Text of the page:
Heriot is home to a new national champion.
Mark Mckenzie did the double at the finale of the Tux yarding and handy dog events at South Canterbury earlier this month, winning the maiden yarding championship with Tess, and the maiden handy dog championship with Grace.
The Mckenzie name is synonymous with dog trialling in the South; Mark’s father Robin ran his first dog at his local Warepa Collie Club’s trials when he was 14 and has been very successful in the ensuing years, and grandfather Garth was also a well-known triallist.
Mark (29) was delighted with the achievement, saying he had not really been expecting it. He had grown up around working dogs, although he only took up the sport about four years ago.
That was probably by osmosis, given the family involvement — ‘‘and a wee bit of a push from behind from the old man too’’, he quipped.
Now working on a lamb fattening operation at Heriot, he said he had not got ‘‘too carried away’’ with competitions, tending to stick fairly locally. Dogs were crucial to his daily work.
The trip to South Canterbury for the final was ‘‘well worth’’ it. He admitted to some nerves before his runs, ‘‘especially a lot of people standing behind you giving you advice from every direction’’.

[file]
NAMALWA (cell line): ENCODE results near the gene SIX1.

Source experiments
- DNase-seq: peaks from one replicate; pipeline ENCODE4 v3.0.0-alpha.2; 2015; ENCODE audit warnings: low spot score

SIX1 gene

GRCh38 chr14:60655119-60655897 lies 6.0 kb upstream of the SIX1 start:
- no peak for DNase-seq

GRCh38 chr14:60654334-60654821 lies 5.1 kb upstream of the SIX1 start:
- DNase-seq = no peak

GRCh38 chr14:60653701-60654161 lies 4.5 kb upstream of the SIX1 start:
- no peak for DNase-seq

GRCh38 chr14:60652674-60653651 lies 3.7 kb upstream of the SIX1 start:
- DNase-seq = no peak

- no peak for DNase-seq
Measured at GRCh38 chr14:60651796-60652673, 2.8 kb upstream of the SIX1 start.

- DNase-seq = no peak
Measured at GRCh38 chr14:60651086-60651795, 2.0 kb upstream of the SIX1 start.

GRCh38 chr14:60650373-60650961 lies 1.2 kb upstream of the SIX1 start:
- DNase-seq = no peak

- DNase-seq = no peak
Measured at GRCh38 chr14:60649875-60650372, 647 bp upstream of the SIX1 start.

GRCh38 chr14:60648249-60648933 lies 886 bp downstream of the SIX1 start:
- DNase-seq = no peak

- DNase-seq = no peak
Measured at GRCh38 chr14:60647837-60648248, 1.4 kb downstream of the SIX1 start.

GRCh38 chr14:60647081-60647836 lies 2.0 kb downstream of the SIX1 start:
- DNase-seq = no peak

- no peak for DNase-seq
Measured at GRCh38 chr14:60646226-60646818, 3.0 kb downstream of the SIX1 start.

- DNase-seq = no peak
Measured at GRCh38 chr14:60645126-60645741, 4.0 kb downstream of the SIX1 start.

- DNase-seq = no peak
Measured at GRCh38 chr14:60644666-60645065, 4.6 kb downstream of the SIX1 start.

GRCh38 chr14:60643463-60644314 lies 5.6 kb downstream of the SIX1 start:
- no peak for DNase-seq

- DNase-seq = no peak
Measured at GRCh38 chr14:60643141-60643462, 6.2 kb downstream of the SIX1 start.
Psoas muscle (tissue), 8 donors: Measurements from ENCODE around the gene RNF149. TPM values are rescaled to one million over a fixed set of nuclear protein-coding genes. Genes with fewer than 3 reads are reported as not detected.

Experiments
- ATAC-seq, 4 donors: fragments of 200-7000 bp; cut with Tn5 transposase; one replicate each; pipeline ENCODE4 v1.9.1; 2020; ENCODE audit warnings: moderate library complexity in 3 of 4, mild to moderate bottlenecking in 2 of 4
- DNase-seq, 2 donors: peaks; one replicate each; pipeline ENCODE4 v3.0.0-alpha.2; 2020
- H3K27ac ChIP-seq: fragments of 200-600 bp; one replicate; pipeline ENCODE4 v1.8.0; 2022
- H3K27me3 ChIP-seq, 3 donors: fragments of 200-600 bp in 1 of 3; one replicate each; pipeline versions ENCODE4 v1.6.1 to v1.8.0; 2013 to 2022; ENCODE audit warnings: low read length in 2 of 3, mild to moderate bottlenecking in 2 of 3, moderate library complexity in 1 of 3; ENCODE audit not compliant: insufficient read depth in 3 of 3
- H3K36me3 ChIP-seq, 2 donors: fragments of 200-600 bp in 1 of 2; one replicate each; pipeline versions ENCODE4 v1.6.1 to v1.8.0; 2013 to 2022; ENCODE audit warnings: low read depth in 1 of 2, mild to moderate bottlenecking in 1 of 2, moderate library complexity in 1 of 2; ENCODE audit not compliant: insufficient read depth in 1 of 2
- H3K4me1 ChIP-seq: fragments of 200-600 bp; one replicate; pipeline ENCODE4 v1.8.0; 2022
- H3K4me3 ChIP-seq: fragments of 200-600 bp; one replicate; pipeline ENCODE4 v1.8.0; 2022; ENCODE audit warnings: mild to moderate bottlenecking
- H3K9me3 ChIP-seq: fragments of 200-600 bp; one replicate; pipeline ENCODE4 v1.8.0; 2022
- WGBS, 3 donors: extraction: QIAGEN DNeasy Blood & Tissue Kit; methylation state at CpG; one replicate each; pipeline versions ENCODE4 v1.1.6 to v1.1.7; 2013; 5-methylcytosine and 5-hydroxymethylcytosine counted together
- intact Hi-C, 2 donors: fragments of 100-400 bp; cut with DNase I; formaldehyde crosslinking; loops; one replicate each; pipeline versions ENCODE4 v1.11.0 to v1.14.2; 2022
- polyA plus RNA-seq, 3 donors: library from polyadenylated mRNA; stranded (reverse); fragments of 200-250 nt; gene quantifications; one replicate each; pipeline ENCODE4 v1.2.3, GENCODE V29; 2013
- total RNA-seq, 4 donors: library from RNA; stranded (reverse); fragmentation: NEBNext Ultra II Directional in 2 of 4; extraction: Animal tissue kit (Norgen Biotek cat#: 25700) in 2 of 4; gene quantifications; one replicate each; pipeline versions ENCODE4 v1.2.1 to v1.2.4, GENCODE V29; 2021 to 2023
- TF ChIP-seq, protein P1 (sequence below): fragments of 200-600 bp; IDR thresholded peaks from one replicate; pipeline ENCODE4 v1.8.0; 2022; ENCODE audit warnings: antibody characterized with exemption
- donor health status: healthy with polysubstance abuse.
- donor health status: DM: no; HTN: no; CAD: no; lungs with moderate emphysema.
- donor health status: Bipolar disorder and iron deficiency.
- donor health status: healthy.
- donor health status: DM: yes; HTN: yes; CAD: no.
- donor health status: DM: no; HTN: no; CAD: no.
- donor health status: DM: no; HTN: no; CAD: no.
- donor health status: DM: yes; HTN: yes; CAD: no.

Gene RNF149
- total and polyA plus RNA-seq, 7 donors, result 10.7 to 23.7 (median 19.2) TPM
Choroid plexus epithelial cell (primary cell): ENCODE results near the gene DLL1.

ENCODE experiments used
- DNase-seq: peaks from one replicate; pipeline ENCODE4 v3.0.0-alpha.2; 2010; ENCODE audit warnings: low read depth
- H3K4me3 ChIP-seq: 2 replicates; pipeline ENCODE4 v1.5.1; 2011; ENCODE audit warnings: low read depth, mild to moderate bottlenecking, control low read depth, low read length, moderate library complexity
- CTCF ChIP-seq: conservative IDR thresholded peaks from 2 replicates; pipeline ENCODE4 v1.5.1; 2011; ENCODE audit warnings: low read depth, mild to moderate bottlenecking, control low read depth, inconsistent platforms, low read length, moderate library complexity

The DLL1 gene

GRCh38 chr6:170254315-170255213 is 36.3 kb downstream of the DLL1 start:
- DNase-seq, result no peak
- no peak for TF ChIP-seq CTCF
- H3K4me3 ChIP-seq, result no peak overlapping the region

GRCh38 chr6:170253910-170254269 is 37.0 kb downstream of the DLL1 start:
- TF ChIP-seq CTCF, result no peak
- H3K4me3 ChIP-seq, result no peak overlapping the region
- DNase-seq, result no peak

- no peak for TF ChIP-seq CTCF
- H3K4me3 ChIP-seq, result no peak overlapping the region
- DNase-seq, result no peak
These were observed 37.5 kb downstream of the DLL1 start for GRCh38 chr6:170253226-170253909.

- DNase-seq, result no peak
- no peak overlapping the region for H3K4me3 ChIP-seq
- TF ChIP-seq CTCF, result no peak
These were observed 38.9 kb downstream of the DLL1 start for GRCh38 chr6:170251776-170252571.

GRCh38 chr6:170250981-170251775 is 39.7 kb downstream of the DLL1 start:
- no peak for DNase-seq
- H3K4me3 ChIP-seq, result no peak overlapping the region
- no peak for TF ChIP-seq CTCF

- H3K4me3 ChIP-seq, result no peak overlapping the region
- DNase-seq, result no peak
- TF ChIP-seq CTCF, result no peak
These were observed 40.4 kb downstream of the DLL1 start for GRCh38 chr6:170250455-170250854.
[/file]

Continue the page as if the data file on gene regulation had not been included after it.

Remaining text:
It was also rather special given six-year-old heading dog Tess was his first dog; he got her as a pup from a friend.‘‘It’s taken a wee while to get there. . .she’s had a good year,’’ he said.
Mark and Tess won the novice competition at the Southern Indoor Charity Dog Trials at Waimumu last year, while the open section was won by Robin McKenzie and his dog Dice.
Mark described Tess as a very easy dog to work with — ‘‘she’s got a good calm head on her’’ — and she took a lot on herself. Tess had a litter of pups last month and he planned to keep one.
Grace was his first huntaway pup and he described her as ‘‘a clever wee dog’’ who also had a good head on her. ‘‘She finds herself in the right position all the time. She’s a calm dog as well, very easy to work with.’’
Rather than specifically devoting time to training, Mark tended to incorporate it into his daily work.
‘‘By the time I get home after work, the dogs and I are both tired,’’ he said.
And first and foremost, it was that daily work that was most important. ‘‘You’ve got to get the job done before you go out and have fun on the hill,’’ he said.
Now a member of the Heriot club, it was his old club Warepa which was hosting the South Island and New Zealand championships in May. It would be ‘‘pretty cool’’ to qualify a dog for that event, he said.
Barney Strong (Waikato), with Gyp, won the open yarding challenge while Tahi Doonan (Marlborough) and Nui won the open handy dog challenge.